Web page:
Official Book Description: Two prominent thought-leaders in church planting and mission express a comprehensive vision for a truly apostolic—that is, mission-sent—future of the church. In an idea laden book, they relate inspiring accounts of churches recapturing the apostolic ethos and vision, and explain how a missional approach can bring wholesale transformation to existing churches that want to be all that Jesus intended them to be.

The church is on the verge of massive, category shifting, change. Contemporary church growth, despite its many blessings, has failed to stem the decline of Christianity in the West. We are now facing the fact that more of the same will not produce different results. Our times require a different kind of church—an apostolic, reproducing, movement where every person is living a mission-sent life.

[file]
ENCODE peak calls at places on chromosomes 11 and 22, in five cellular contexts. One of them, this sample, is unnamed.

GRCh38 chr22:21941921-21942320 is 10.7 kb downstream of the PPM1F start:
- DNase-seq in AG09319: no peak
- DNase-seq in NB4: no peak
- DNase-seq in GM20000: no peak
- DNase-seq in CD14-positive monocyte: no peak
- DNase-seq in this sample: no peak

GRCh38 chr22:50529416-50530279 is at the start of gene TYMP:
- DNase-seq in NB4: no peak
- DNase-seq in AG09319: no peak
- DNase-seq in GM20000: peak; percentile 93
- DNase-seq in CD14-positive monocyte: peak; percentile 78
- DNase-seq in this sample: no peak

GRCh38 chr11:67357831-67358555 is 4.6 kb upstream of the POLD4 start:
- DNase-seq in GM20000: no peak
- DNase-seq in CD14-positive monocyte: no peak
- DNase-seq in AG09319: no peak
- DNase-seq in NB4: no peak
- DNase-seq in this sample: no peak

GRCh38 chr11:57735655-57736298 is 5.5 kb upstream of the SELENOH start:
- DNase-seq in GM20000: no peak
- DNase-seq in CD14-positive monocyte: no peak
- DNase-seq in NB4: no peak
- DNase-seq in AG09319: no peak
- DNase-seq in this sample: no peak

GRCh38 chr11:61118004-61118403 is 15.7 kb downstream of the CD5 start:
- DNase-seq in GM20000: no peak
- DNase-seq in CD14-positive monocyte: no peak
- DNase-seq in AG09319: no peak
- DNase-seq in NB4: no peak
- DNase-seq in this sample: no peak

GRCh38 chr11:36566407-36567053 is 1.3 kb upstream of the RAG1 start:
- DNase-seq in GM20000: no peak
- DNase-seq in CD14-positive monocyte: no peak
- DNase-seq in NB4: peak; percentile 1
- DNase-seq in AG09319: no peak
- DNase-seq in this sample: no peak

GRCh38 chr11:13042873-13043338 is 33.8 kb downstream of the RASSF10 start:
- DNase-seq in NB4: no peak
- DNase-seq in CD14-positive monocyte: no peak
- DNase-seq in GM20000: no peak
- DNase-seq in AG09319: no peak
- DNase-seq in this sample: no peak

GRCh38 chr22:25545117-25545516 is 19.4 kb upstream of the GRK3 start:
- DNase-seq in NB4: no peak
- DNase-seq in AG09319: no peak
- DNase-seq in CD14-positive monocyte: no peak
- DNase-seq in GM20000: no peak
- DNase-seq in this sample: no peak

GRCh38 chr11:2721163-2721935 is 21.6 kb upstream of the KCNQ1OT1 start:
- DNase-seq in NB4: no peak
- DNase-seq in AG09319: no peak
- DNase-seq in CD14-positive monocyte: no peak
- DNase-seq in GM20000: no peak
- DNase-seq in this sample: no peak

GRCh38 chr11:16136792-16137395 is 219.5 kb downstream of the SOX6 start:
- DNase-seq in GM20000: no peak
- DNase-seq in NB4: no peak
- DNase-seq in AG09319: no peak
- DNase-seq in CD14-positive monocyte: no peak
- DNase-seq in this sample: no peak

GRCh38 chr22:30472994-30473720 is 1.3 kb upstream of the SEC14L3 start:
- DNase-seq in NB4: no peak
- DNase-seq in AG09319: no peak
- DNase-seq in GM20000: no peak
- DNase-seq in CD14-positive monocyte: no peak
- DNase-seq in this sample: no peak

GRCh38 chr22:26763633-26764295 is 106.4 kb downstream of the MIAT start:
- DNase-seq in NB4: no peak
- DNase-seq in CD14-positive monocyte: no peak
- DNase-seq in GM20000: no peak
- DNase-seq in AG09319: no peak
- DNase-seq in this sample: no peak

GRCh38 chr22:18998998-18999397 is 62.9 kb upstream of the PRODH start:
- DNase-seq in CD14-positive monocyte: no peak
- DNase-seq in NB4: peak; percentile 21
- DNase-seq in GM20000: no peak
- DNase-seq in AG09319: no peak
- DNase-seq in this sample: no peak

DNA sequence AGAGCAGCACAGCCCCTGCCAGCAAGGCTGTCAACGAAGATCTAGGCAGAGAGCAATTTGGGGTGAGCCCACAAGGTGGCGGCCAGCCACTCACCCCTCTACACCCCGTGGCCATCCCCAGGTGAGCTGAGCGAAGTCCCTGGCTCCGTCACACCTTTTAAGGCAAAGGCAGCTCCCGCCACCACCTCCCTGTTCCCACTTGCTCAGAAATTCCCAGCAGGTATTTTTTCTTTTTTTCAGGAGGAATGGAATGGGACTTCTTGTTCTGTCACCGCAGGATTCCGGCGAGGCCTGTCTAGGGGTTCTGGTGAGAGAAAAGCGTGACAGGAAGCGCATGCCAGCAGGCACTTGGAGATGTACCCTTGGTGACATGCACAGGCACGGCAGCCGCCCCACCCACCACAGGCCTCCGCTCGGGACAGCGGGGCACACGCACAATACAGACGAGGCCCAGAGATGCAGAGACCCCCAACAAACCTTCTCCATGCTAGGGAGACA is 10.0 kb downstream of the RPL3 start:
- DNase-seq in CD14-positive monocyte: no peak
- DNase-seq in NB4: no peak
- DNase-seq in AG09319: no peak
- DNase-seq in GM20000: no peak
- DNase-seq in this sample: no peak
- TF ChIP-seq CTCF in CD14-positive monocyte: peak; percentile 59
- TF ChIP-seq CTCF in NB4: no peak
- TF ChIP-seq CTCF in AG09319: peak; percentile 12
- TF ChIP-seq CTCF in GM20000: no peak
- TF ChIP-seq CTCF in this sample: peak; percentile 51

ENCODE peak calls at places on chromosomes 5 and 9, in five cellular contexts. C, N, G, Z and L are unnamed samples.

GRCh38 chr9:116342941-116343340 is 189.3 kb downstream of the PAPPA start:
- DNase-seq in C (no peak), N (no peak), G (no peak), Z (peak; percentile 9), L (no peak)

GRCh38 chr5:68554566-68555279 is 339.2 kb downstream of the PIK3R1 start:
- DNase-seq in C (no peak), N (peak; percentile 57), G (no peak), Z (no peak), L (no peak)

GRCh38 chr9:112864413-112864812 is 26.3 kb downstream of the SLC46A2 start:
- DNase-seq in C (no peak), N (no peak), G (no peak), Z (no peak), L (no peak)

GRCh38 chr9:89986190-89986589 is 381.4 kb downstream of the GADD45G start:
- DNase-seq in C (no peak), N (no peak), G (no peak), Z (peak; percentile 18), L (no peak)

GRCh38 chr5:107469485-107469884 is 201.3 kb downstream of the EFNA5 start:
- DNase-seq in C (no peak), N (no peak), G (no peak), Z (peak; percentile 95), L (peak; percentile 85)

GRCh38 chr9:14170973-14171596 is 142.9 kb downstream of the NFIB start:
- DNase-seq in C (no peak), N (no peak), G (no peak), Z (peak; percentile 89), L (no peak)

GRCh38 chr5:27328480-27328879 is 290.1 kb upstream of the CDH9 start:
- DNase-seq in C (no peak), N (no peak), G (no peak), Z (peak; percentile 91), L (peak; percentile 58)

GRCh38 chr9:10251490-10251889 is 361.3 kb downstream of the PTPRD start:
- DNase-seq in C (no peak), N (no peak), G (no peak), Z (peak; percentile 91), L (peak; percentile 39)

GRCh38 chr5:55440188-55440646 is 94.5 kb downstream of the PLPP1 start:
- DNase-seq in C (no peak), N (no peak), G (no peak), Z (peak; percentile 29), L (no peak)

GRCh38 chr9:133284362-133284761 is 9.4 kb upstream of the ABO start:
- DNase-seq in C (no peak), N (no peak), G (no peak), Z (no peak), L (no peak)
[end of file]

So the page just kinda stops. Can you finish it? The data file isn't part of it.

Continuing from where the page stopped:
Many of the best and brightest leaders in the contemporary church are now making the shift in the way they think, lead, and organize. Motivated partly by a vision of the church as ancient as it is new, and with a driving desire to see Biblical Christianity establish itself in Western cultural contexts, we are indeed seeing a new form of the church emerge in our day. Hirsch and Ferguson call this “apostolic movement” because it is more resonant with the form of church that we witness in the pages of the New Testament and in the great missional movements of history.